NEW YORK (CNN/Money) -
The festive lights aren't even up yet in most stores and retail industry watchers are already talking about the Grinch who stole Christmas -- and the gift cards that could save the day.
"There are just no hot items out there," said Marshall Cohen, analyst with market research firm NPD Group, in giving his outlook for the season ahead. "It's the same thing that devastated retail sales at this time last year."
That's why Cohen expects gift cards to become even more popular this year as anxious shoppers strive for hassle-free gift-giving over the holidays.
"Consumers love them because they're so convenient," Cohen said. "With gift cards, all you need to know is where someone likes to shop. It takes away the burden of trying to figure out exactly what type of clothes or jewelry or electronic gadget a person wants."
Boston-based consultant Bain & Co. predicts a 15-to-25 percent uptick in gift-card sales for 2003 over last year, to between $42 billion and $45 billion. That's about a 20 percent chunk of the overall holiday sales forecast, estimated to be $217 billion this year, according to the National Retail Federation (NRF).
"Retailers are going to market these cards very aggressively because they're designed to drive customer loyalty to a particular store," said Dan Pinkney, spokesman for Bain & Co.
|Festive 2003 gift cards from electronics retailer Best Buy and department store chain Bloomingdales.
According to Pinkney, a shopper using a gift card doesn't have to spend the entire amount at one time. "It works like a debit card. You can use some of it once and then come back a second or third time and use it again." Also, most gift cards don't offer customers a cash back option.
"Gift cards are like proprietary currency issued by a retailer," said Richard Hastings, chief retail analyst with Bernard Sands. "The intention is to get a potentially new consumer to come in and trade in that currency and try new merchandise. We're seeing retailers across the spectrum doing as much as possible to promote them."
For example, the No. 1 home improvement chain, Home Depot (HD: Research, Estimates), announced juicy deals involving gift cards, which analysts see as a clever move to push incremental sales and clear inventory.
"The best deals include an $80 gift card for a purchase of $200 or more. That equates to a 40 percent price promotion," said Michael Baker, analyst with Deutsche Bank.
Simon Property Group, the No. 1 shopping mall operator and owner of Bloomington, Minn.-based Mall of America, said it saw a 30 percent increase in its Simon Visa Giftcard sales in 2002, and anticipates an additional 20 to 25 percent increase this year during the holidays. Its cards are usable at any of Simon's network of 238 malls around the country.
Marketing the plastic
Some stores are planning to go to considerable effort to promote the cards this season.
Upscale department store chain Bloomingdales, owned by Federated Department Stores (FD: Research, Estimates), is getting ready to launch a new set of five specially-designed cards for the holidays, including a signed gift card with a picture of singer-musician Harry Connick Jr. The cards have a minimum starting amount of $10.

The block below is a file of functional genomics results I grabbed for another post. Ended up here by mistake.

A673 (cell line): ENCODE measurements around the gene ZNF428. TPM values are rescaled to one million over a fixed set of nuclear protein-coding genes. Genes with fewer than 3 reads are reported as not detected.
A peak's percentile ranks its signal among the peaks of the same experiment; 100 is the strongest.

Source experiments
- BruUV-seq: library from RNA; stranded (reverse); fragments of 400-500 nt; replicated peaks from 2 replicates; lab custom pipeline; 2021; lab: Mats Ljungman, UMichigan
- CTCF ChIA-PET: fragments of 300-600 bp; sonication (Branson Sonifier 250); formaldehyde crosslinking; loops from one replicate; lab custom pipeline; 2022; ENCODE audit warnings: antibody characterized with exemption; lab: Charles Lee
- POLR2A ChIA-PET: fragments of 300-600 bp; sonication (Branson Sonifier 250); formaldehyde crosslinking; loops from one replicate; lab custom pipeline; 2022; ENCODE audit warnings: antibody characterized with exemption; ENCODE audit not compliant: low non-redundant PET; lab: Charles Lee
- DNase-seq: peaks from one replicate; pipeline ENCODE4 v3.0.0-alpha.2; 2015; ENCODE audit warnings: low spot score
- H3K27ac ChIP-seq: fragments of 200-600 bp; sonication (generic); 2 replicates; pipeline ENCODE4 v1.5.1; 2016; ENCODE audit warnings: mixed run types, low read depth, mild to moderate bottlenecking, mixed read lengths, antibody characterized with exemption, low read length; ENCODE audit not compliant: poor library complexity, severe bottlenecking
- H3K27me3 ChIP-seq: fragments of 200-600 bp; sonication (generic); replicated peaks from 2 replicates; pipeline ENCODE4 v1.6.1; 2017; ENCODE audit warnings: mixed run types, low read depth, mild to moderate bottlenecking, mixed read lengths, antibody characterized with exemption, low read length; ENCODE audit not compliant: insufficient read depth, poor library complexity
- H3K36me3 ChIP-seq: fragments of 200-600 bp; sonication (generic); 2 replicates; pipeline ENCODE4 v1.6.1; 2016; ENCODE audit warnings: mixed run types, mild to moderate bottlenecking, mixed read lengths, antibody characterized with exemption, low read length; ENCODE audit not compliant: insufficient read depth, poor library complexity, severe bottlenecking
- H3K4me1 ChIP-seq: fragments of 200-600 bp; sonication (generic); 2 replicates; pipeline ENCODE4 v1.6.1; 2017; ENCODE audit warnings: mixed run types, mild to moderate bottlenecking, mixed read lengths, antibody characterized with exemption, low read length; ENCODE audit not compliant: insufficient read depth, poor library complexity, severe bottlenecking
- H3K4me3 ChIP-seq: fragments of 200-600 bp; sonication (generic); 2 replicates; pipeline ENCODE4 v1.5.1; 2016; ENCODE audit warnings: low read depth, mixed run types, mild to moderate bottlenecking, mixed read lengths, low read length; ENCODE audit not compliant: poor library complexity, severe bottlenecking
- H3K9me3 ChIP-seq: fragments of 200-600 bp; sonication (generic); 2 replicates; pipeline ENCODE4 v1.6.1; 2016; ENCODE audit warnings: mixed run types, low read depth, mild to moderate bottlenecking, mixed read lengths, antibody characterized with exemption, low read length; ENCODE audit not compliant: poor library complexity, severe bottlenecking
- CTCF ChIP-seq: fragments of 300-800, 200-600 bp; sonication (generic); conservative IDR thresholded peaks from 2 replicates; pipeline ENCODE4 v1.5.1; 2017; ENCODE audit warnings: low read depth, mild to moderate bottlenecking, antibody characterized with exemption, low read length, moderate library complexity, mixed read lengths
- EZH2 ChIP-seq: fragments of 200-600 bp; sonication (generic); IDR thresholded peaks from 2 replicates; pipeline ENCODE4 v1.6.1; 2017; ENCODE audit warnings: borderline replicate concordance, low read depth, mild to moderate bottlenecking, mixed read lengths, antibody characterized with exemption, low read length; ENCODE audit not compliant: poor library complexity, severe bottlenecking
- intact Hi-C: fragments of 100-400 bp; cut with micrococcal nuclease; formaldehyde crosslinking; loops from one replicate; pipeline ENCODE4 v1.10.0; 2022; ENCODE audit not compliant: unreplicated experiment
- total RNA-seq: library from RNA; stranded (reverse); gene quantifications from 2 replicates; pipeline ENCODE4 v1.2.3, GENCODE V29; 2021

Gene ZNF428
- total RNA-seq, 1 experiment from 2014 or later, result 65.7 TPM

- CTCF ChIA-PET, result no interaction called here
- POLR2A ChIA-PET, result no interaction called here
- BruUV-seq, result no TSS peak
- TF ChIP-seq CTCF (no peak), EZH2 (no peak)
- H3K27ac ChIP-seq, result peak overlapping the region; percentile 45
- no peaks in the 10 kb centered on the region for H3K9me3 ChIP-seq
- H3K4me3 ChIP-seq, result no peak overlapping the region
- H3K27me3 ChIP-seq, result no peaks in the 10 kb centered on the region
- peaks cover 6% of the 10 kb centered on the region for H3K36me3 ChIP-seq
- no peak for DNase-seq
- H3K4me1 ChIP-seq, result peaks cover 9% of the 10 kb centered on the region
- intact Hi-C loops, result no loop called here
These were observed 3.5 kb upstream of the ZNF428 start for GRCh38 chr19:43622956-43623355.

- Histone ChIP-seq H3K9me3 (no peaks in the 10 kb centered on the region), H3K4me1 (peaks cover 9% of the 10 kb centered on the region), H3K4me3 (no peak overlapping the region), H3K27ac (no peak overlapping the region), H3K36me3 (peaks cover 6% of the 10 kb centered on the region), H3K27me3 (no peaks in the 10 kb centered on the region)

"The theme of the 2003 cards is geared around music," said Frank Berman, Bloomingdale's vice president of advertising. "We've seen a steady progression each year with card sales and we expect a good pick-up this year."
Discounter Target (TGT: Research, Estimates) next month is introducing its GiftCard tri-packs, consisting of three cards featuring a puppy in a stocking image on each, and a slew of other holiday-themed cards.
"Guests purchase the tri-pack as they would three individual GiftCards and they put a specified value on each of the cards," said Paula Greear, spokeswoman for the retailer. "The cards can be used at any of our 1,227 Target stores and on Target.com. Any unused balance remains on the card, until the amount is used up."
Wal-Mart (WMT: Research, Estimates), the No. 1 retailer, said that while it expects holiday sales to be "generally stronger" than last year, it does not have special gift card promotions for the holidays.
"Our gift cards are used as Christmas gifts and are especially popular as gifts from parents to students," said Tom Williams, spokesman for Wal-Mart.
While retailers will get some sales lift during the holidays, analysts say most retailers are probably counting on gift cards to spur buying in the key post-holiday period.
"If you gave someone a prepaid $100 card, it will be worth $200 a day after Christmas, when the heavy promotional activity kicks in. "Many consumers will wait until later to use them," said Cohen. "Here's the other upside for retailers: Over 12 percent of gift card recipients won't redeem their cards at all. So that's a lot of free money right there."
"The only drawback for retailers is that they have to wait until the cards are actually redeemed before they log the transaction as revenue. That makes gift cards trend a little tricky to track," Bain & Co.'s Pinkney said.